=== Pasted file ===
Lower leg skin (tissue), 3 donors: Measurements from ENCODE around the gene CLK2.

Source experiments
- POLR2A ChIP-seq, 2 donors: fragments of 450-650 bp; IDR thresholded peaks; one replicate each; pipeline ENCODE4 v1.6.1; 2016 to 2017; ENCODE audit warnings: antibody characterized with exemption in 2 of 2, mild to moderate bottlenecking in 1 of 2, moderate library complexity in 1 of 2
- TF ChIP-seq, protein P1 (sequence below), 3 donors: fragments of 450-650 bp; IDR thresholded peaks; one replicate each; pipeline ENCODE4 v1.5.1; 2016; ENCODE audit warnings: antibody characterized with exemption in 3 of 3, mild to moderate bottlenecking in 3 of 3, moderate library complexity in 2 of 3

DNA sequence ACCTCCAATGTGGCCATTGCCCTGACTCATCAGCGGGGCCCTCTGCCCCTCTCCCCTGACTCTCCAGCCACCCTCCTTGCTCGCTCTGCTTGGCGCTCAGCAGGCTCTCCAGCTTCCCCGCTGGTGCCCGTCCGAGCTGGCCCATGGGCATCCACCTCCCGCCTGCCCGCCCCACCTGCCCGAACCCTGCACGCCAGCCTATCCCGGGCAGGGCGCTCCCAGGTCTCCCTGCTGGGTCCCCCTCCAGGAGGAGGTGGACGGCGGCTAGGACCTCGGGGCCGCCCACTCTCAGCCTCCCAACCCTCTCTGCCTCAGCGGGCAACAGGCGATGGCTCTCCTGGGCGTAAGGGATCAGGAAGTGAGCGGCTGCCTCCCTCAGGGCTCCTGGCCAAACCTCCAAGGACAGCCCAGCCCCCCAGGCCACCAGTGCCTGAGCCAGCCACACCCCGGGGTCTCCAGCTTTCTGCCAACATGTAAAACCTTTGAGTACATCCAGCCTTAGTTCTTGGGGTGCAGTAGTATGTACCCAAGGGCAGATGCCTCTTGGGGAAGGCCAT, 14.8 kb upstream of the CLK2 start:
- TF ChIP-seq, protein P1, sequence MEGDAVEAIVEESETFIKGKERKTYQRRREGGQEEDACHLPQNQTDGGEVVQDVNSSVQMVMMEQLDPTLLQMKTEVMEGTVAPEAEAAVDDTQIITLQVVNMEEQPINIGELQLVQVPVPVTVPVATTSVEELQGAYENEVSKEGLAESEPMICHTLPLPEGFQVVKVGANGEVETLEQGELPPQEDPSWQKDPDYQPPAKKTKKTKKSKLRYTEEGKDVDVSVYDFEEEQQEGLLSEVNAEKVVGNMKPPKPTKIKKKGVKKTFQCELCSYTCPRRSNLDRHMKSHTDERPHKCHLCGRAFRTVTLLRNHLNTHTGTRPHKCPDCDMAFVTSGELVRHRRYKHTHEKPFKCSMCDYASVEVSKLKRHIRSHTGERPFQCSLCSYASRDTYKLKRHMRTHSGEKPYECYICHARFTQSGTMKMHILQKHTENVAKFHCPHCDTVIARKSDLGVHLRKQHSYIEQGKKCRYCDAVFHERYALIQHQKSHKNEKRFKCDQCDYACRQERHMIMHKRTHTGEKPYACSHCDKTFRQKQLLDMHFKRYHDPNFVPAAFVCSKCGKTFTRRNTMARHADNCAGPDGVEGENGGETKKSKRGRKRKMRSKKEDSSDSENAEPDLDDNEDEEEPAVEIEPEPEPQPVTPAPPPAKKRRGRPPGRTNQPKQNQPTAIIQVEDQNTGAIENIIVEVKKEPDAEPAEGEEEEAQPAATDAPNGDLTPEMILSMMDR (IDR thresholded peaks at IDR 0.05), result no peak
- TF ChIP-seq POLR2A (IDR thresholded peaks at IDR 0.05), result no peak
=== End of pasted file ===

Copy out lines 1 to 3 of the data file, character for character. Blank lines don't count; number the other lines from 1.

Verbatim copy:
Lower leg skin (tissue), 3 donors: Measurements from ENCODE around the gene CLK2.

Source experiments
- POLR2A ChIP-seq, 2 donors: fragments of 450-650 bp; IDR thresholded peaks; one replicate each; pipeline ENCODE4 v1.6.1; 2016 to 2017; ENCODE audit warnings: antibody characterized with exemption in 2 of 2, mild to moderate bottlenecking in 1 of 2, moderate library complexity in 1 of 2